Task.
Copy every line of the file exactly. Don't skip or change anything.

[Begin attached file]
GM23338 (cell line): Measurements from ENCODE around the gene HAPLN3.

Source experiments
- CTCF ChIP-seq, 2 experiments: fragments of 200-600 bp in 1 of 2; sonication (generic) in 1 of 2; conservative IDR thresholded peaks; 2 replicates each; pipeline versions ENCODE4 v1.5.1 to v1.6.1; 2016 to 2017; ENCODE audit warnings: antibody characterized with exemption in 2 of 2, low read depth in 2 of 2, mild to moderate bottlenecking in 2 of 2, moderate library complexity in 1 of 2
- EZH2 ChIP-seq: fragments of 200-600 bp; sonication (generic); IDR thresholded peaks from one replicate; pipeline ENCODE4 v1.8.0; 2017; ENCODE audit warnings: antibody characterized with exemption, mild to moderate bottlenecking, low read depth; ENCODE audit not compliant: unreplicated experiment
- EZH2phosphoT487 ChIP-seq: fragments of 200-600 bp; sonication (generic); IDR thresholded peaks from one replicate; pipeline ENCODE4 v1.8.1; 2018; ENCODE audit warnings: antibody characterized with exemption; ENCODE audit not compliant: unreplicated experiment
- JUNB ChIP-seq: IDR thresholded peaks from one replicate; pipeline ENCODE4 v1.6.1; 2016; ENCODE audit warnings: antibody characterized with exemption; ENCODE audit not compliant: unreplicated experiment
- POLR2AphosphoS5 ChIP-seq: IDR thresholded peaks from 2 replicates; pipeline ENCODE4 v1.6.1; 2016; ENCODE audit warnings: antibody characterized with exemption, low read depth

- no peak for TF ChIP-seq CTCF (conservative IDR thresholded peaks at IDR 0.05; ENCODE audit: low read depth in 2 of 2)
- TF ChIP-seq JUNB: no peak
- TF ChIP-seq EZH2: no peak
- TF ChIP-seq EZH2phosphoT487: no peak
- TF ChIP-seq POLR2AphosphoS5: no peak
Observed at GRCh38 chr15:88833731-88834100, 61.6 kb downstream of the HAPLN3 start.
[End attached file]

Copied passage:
GM23338 (cell line): Measurements from ENCODE around the gene HAPLN3.

Source experiments
- CTCF ChIP-seq, 2 experiments: fragments of 200-600 bp in 1 of 2; sonication (generic) in 1 of 2; conservative IDR thresholded peaks; 2 replicates each; pipeline versions ENCODE4 v1.5.1 to v1.6.1; 2016 to 2017; ENCODE audit warnings: antibody characterized with exemption in 2 of 2, low read depth in 2 of 2, mild to moderate bottlenecking in 2 of 2, moderate library complexity in 1 of 2
- EZH2 ChIP-seq: fragments of 200-600 bp; sonication (generic); IDR thresholded peaks from one replicate; pipeline ENCODE4 v1.8.0; 2017; ENCODE audit warnings: antibody characterized with exemption, mild to moderate bottlenecking, low read depth; ENCODE audit not compliant: unreplicated experiment
- EZH2phosphoT487 ChIP-seq: fragments of 200-600 bp; sonication (generic); IDR thresholded peaks from one replicate; pipeline ENCODE4 v1.8.1; 2018; ENCODE audit warnings: antibody characterized with exemption; ENCODE audit not compliant: unreplicated experiment
- JUNB ChIP-seq: IDR thresholded peaks from one replicate; pipeline ENCODE4 v1.6.1; 2016; ENCODE audit warnings: antibody characterized with exemption; ENCODE audit not compliant: unreplicated experiment
- POLR2AphosphoS5 ChIP-seq: IDR thresholded peaks from 2 replicates; pipeline ENCODE4 v1.6.1; 2016; ENCODE audit warnings: antibody characterized with exemption, low read depth

- no peak for TF ChIP-seq CTCF (conservative IDR thresholded peaks at IDR 0.05; ENCODE audit: low read depth in 2 of 2)
- TF ChIP-seq JUNB: no peak
- TF ChIP-seq EZH2: no peak
- TF ChIP-seq EZH2phosphoT487: no peak
- TF ChIP-seq POLR2AphosphoS5: no peak
Observed at GRCh38 chr15:88833731-88834100, 61.6 kb downstream of the HAPLN3 start.